In normal bright conditions the V50's autofocus system worked reliably, if not particularly swiftly. Darker situations do tax the AF system, unfortunately. We experienced great difficulty in getting the AF to lock onto people's faces in normally lit rooms, for example. Focus points featuring contrasty detail are vital to the AF's performance. When using the remote control or self-timer, the camera re-focuses just prior t releasing the shutter.
One of the better movie clip modes available for use in digital still cameras is MPEG4 and this is what the V50 offers. Maximum resolution is also VGA quality (640x480) and up to 30 frames per second too. Unfortunately, we found that movies in best quality mode tended to miss frames every few frames, which is disappointing as when the movie runs smoothly, it's very smooth indeed. Unsurprisingly, zooming is not possible while recording a movie.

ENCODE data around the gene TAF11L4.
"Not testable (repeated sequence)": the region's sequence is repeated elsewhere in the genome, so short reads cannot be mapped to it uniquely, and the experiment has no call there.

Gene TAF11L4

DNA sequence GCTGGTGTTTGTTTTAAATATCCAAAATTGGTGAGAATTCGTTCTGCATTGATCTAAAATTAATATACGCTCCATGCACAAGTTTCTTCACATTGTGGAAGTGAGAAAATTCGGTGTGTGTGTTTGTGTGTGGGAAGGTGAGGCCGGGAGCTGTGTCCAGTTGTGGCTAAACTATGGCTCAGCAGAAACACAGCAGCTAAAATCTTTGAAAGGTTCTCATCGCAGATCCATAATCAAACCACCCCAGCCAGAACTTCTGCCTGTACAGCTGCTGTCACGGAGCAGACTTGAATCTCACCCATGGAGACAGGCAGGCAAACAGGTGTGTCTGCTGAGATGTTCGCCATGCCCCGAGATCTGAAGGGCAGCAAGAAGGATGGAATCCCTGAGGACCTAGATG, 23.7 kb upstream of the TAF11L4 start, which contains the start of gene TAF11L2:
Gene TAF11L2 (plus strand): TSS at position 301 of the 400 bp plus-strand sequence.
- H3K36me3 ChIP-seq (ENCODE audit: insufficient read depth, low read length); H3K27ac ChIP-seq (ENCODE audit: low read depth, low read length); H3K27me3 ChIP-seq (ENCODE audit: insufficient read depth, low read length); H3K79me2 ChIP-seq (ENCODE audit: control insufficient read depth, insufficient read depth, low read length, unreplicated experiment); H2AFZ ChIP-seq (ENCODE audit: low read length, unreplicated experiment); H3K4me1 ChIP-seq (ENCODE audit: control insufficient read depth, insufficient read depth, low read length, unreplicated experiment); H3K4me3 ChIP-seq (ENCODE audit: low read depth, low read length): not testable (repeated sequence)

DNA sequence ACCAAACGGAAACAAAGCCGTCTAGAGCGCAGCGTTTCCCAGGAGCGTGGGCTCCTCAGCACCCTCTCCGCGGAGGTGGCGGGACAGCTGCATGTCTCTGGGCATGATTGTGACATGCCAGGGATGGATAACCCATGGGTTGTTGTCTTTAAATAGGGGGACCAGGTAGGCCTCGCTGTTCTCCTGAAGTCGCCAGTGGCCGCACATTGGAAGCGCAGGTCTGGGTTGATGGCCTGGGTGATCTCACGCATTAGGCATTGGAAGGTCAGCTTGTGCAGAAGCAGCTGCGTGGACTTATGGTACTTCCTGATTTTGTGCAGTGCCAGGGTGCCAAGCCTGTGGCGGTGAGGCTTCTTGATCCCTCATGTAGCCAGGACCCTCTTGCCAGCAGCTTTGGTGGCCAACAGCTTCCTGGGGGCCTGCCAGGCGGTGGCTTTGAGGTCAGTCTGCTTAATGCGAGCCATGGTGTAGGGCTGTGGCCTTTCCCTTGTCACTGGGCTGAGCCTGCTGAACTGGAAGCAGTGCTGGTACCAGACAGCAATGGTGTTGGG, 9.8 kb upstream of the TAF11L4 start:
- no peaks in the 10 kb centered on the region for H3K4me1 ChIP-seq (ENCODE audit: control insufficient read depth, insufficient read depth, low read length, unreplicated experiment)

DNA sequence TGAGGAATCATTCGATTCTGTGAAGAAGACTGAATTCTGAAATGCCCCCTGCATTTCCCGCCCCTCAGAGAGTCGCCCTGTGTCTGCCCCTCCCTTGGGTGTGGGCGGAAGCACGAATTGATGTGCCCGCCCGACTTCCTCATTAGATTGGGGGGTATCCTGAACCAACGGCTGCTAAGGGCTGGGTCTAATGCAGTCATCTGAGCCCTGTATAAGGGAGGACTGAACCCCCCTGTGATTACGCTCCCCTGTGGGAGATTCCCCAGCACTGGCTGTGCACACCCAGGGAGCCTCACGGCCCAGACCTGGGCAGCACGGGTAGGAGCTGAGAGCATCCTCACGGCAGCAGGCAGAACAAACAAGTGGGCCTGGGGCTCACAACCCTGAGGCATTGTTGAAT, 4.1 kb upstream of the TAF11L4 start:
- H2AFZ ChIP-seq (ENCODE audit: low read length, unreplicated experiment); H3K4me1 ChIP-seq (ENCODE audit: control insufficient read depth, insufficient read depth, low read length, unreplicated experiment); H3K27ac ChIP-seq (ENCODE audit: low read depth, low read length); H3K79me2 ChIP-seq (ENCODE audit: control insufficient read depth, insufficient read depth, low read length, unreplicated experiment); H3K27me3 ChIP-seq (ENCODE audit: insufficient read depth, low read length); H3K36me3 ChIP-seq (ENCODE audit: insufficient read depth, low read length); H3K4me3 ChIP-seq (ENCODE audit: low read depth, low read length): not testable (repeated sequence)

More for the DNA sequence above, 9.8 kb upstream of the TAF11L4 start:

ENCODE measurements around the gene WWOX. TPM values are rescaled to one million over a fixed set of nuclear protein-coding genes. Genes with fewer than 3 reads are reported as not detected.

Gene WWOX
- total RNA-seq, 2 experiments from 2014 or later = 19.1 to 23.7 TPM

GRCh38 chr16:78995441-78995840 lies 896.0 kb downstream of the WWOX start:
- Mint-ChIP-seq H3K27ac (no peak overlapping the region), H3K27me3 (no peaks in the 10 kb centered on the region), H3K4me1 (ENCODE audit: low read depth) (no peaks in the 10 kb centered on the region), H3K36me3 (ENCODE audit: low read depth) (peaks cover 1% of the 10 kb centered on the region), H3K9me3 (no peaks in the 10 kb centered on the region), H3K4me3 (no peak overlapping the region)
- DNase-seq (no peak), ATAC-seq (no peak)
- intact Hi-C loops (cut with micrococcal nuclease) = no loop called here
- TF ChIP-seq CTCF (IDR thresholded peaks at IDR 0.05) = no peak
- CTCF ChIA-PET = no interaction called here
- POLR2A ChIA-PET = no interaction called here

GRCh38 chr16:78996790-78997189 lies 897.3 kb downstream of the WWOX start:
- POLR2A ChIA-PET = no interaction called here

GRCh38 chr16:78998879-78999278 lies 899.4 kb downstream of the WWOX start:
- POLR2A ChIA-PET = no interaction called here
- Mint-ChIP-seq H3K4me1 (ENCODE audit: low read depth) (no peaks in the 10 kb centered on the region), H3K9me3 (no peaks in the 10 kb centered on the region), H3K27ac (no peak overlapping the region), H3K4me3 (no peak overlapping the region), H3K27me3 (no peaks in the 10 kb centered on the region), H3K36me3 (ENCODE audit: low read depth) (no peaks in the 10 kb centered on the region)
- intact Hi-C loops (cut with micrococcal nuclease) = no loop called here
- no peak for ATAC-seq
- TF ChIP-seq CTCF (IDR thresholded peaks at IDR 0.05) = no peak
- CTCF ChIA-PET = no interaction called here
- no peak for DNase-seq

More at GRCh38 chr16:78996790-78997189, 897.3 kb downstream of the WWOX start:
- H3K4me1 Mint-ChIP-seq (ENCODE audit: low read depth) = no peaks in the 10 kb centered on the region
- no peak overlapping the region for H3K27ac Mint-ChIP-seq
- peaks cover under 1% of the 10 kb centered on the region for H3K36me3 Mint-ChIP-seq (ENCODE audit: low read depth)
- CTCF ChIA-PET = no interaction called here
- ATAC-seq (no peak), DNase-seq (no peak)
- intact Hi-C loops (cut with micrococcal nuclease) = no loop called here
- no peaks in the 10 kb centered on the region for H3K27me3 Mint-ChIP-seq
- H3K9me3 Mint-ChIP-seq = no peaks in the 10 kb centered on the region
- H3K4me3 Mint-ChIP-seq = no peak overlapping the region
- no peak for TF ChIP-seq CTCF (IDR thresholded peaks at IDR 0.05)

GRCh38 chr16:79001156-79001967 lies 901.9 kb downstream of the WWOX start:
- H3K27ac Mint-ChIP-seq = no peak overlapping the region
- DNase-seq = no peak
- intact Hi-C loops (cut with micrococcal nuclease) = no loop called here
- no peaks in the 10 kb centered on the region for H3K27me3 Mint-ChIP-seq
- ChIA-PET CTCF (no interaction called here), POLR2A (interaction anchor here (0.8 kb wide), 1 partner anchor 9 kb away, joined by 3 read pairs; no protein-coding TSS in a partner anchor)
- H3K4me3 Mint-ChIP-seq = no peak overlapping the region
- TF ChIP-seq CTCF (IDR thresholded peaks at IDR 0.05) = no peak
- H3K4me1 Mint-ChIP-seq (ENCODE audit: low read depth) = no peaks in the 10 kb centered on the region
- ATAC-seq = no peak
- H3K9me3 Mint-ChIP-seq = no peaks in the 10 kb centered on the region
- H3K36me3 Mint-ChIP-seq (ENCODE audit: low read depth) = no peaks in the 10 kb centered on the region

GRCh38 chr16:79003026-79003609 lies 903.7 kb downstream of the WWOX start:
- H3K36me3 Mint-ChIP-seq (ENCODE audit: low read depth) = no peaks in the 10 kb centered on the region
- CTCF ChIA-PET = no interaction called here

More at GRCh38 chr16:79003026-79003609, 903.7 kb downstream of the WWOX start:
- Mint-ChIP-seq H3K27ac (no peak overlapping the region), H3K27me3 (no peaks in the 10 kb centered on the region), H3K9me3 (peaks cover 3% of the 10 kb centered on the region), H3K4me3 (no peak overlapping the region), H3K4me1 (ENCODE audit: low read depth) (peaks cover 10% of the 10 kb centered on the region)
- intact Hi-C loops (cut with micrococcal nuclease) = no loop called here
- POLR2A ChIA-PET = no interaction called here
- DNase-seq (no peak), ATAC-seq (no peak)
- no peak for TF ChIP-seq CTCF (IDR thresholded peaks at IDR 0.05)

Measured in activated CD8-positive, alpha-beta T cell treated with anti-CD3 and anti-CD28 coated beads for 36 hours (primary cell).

This is a category in which the V50 scores highly. For a start, Samsung offers one of the most versatile set of power choices available in a camera of this size: rechargeable battery (supplied), 2x AAs, CRV3 lithium and DC external power. If that's impressive, the fact that you can access the battery and memory compartment without having to remove it from a tripod is another bonus. The V50 also has a bright and very adjustable LCD screen and an infra red remote control is also available. The icing on the cake is a rather attractive protective pouch supplied with the camera.
Value for money
At the time or writing, the Samsung Digimax V50 price compares well with other compact high-specification five megapixel choices and only a few can match the versatility of the V50.
Things we liked about the Samsung Digimax V50:
Large and bright 2 inch flip out and tilt LCD screen
Excellent lens performance - sharp, low distortion and aberrations